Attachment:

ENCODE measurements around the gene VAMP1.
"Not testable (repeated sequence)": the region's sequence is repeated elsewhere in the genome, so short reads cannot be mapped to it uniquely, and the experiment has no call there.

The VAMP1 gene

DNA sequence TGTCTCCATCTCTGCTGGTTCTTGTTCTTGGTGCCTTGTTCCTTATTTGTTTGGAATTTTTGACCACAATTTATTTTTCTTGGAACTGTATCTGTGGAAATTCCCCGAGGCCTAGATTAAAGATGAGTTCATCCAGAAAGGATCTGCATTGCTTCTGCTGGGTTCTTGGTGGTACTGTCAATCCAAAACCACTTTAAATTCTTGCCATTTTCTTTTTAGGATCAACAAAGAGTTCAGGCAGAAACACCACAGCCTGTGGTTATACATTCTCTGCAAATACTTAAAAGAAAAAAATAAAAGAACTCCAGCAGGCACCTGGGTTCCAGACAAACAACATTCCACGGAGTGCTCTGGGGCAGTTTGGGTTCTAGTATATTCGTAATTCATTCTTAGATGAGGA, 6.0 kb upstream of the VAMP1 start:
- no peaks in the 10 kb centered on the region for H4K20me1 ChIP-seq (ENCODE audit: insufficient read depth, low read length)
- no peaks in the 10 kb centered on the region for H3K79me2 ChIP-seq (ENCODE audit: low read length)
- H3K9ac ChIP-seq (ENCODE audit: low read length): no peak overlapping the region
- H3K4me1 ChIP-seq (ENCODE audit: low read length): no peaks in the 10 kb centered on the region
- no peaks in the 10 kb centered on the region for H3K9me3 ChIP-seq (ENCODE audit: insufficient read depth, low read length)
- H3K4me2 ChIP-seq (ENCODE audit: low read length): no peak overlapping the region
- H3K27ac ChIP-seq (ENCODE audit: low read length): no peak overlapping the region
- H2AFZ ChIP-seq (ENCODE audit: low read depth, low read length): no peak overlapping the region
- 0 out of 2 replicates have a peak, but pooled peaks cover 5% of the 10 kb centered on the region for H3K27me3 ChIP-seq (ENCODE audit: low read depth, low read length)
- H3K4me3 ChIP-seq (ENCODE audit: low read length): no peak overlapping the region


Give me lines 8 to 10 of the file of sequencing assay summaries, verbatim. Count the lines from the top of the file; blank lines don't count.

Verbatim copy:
- H3K4me1 ChIP-seq (ENCODE audit: low read length): no peaks in the 10 kb centered on the region
- no peaks in the 10 kb centered on the region for H3K9me3 ChIP-seq (ENCODE audit: insufficient read depth, low read length)
- H3K4me2 ChIP-seq (ENCODE audit: low read length): no peak overlapping the region